There isn’t a great deal to do on Unst. This didn’t come as a surprise. I knew there were no restaurants (I was early in the holiday season: the two hotel restaurants opened the weekend I left), nor a pub I could get to without driving (the nearest bar to me is in the hotel which would be opening the weekend, etc).
What there was a lot of was walking. Which I did; on six out of the seven days I was there, I walked about ten miles out more. (On the other day, it rained, and I went too the two – excellent – community museums.)
Unst is an island, which means almost every walk – at least every walk I did – involves the coast. There was Hermaness, of course, its dramatic cliffs dropping precipitously; and the following day I went on another coast walk, this time on the west coast; and more cliffs.
It was another great walk; blowy, with birds. Up the coast from the ferry terminal, with Yell to the west. The coast was full of inlets, as costs are; Shetland has many deep sea lochs, as if to emphasise its Scandinavian heritage. (“Voes” in Shetland – fjords in Scandinavia…) Lots of smaller cuts in the cliffs, too – “geos”.
Shags (fnaar) and terns were the predominant birds – large gathering of shags sunning their wings on the cliffs. There were a lot of shore birds as well – waders, mainly. And some terns. A seal watched lazily from the sea as a followed the line of the beach.
The walk took in several ruined buildings. Unst is full of ruins. Standing stones. Viking ruins. Medieval ruins. Abandoned crofts and cleared settlements. Ruins, and lost history, abound. (Later, in the Lerwick museum, I read of an excavation of a cleared settlement, which indicated that the inhabitants had left quickly and in a hurry – their pots and pans still over the fire, nothing packed away.) My amateur eyes could not discern one ruined settlement from another: I accepted what the guide book said were Viking ruins from Celtic ones and Christian settlements. (Ok, I could identify the standing stones…)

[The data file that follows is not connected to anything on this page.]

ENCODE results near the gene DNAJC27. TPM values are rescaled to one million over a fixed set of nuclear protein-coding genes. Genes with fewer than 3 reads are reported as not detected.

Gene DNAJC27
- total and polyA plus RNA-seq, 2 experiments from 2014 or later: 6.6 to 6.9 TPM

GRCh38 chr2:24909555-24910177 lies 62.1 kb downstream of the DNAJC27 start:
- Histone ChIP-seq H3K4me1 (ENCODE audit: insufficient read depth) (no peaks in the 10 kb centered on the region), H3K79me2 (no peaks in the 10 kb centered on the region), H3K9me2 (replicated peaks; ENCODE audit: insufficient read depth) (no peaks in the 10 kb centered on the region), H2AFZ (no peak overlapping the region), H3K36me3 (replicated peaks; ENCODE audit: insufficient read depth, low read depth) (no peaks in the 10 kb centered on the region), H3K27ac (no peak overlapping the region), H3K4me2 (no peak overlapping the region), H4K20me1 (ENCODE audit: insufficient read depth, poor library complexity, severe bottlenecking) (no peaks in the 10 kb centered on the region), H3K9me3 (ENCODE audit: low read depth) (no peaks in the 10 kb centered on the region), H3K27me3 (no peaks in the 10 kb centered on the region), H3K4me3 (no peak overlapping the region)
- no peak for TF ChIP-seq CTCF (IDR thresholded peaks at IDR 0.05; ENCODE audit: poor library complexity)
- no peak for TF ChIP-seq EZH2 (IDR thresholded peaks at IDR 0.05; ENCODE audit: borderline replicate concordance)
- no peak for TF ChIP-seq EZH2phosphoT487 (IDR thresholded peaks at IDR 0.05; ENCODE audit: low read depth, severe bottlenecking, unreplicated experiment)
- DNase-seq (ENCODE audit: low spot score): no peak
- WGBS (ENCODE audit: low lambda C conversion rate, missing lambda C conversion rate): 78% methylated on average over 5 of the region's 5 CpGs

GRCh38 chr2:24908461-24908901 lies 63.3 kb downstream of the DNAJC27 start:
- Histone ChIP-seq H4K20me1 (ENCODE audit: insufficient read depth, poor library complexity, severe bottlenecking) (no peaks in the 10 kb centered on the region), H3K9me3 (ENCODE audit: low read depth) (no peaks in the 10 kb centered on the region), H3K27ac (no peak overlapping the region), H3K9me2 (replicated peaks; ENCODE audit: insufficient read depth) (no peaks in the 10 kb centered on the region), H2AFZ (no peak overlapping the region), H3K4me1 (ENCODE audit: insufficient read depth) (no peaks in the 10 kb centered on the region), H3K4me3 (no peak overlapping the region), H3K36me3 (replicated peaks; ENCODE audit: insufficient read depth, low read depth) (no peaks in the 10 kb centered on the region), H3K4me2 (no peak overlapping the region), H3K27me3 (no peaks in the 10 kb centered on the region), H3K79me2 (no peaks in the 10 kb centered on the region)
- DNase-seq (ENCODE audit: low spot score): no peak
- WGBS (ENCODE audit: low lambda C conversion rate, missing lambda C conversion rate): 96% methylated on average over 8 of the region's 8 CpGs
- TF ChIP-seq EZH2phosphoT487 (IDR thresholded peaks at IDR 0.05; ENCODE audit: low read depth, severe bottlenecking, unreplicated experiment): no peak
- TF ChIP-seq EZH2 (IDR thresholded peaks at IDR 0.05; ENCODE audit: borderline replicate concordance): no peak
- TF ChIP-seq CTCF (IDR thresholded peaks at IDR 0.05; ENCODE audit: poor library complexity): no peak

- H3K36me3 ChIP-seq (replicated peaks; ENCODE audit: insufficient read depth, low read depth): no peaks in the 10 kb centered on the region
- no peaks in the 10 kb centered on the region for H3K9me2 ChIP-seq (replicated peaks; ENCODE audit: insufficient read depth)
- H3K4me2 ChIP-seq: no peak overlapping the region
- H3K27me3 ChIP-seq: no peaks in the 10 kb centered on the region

History lurks within the soil: you can see the boundaries between ancient fields left by generations, the trees that weren’t cut down (ok not in Shetland, no trees except those planted by Victorian landowners!). The whole of Britain has been shaped by man. The history of Unst is one of change. The Vikings replaced the Picts, the Scots replaced the Vikings, and landowners replaced the crofters. The ruins on the peat moors were very dramatic and evocative.
I walked by ancient and ruined chapels, one still used as a burial ground – a strange mix of ancient and modern (albeit dead).
I walked back past Belmont House, a fine Georgian building on the machair – it looked as if it were transplanted from Edinburgh.
* * *
There are a lot of northerly places on Unst: the most northerly Post Office in Britain, the most northerly road, the most northerly house… Which I walked by. I started from Norwick beach – a very fine, broad beach of golden sand; it looked Mediterranean, but for the breeze. The track to Skaw rises from the north of the beach and climbs the cliffs (imaginatively named “The Cliffs”). The gate was locked, a notice saying the track was closed because of the danger of landslips. Instead, I just head straight up the hill to meet the road, and walked – well, north, over Swartling to Skaw.
I don’t know what Swartling is, but it is marked on the map. Actually, there are many features shown on the OS map of Unst that I couldn’t really work out what they were. I know I was there, but couldn’t tell what the map referred to. For instance, I’m pretty sure that “Horns of Hagmark” are cliff stacks that I walked along; but “The Giant” – just south on the map of the Horns of Hagmark – what is it? I was looking for it – I mean, who wouldn’t go looking for “The Giant”? But, well there wasn’t anything very gigantic there. Still, I wasn’t sure what I was actually looking for, so it could have been anything.
On the other hand, the map is full of great names. Like “The Horns of Hagmark”.
At Skaw I said hello to the woman who was cleaning her stream (she had passed me in her LandRover and offered me a lift, and smiled when I said I wanted to walk) and walked on the beach. There is a farm at Skaw (the most northerly…), and a traditional “haa” – a hull-roofed dwelling. I climbed the cliffs to the south and followed them, undulating up and down and in and out, watching terns fish and fulmars somehow sitting in their nests on the cliff-face. And I saw a Great Northern Diver.
The path leads out to the Garths (what? What?!) and Lamba Ness, the point which is almost cut off – the track fills the width of the isthmus. The Garths and the Ness are dotted with abandoned, derelict military buildings; there is a sketch map on the road identifying their different functions. It was the site of a large RAF radar installation in World War 2 – RAF Skaw – which kept watch over the route from the North Sea into the Atlantic. (Presumably the gap between Shetland and Orkney was patrolled by the Navy.) It has an odd feeling, this huge site returned to nature.
I walked back to Norwick, getting to the road where the closed track met it; there was a guy walking up the track, so I thought I’d risk it. After a couple of hundred yards, there was a large crack in the tarmac; a bit further on, the road had slipped about a foot. I could see more cracks in the track, too, the tarmac hanging onto the edge of the Cliffs. I decided to give it a miss, returning to the road and then back down the hill, the way I had come.